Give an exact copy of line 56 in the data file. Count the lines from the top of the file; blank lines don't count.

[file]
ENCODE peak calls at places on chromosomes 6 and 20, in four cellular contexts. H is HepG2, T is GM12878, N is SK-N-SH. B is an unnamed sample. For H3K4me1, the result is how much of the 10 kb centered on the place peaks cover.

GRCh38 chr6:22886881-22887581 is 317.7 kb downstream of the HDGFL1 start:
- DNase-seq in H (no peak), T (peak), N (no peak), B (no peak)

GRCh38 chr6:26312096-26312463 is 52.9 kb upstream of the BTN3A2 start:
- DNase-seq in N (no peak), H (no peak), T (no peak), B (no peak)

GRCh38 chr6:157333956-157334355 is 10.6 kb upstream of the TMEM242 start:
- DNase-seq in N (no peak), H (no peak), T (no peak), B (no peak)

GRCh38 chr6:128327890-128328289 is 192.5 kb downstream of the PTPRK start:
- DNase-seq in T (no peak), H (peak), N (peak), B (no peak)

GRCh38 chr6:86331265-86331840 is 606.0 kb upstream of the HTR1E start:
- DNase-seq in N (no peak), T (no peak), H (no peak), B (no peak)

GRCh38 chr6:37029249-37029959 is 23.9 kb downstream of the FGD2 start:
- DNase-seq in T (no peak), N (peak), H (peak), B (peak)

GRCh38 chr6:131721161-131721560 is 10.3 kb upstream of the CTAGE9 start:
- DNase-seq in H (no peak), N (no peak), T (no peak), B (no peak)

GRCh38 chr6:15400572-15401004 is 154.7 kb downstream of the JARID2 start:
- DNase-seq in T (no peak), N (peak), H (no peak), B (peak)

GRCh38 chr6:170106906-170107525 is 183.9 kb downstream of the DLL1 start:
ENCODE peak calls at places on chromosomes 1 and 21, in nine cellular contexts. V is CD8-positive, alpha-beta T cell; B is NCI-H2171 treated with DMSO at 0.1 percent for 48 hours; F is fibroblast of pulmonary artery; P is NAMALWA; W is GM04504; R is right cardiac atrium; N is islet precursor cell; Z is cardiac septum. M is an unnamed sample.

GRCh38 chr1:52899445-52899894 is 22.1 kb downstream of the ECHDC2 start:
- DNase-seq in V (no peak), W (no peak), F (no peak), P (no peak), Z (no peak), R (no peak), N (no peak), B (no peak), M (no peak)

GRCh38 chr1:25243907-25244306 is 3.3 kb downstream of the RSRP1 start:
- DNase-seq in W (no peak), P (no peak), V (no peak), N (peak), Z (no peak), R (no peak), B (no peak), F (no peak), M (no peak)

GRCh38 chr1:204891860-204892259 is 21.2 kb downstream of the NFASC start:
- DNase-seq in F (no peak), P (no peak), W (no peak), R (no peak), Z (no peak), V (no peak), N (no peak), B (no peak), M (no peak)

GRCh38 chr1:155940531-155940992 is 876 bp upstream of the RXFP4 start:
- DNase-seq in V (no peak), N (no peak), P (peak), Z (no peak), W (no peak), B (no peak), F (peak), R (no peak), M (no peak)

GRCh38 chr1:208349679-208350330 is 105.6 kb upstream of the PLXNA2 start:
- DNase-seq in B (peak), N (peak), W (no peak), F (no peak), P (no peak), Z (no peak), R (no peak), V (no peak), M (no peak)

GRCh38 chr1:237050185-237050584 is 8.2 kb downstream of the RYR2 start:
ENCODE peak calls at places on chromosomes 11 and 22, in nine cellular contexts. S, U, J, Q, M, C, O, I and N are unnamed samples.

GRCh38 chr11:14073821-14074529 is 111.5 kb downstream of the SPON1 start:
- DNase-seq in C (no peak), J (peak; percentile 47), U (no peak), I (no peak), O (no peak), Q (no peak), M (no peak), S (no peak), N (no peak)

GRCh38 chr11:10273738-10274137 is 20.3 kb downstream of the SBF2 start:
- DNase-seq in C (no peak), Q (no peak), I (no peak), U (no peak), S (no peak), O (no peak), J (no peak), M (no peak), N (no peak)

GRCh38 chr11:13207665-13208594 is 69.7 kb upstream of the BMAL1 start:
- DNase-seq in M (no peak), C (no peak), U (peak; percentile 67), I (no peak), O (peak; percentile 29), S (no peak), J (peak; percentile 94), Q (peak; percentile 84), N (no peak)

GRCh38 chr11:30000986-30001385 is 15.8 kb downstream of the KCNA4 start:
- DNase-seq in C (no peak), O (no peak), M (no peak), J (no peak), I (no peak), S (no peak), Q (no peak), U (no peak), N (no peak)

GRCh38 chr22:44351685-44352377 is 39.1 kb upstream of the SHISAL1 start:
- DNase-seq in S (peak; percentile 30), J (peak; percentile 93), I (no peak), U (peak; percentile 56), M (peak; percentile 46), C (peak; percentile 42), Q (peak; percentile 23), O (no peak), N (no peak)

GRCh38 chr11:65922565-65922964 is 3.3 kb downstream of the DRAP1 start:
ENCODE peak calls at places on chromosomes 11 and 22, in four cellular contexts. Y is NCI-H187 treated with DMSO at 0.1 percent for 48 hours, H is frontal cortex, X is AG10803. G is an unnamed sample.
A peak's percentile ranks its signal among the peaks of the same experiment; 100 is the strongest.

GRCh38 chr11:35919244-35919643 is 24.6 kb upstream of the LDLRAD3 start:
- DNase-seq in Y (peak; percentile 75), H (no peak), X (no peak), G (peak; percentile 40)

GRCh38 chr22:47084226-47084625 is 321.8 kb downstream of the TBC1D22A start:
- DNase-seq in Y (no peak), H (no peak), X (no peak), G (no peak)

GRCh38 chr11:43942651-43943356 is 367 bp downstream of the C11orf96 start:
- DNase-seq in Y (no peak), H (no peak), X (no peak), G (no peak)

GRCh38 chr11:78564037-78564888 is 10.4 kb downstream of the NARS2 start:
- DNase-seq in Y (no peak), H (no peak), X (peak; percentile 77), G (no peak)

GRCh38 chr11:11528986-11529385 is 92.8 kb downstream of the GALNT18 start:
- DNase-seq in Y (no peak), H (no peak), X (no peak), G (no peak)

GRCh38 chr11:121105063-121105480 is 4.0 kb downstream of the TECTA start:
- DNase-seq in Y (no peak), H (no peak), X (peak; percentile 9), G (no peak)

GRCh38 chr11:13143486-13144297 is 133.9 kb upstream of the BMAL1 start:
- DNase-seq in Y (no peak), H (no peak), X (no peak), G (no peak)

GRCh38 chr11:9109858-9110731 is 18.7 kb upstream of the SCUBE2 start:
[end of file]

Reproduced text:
- DNase-seq in Y (no peak), H (no peak), X (peak; percentile 9), G (no peak)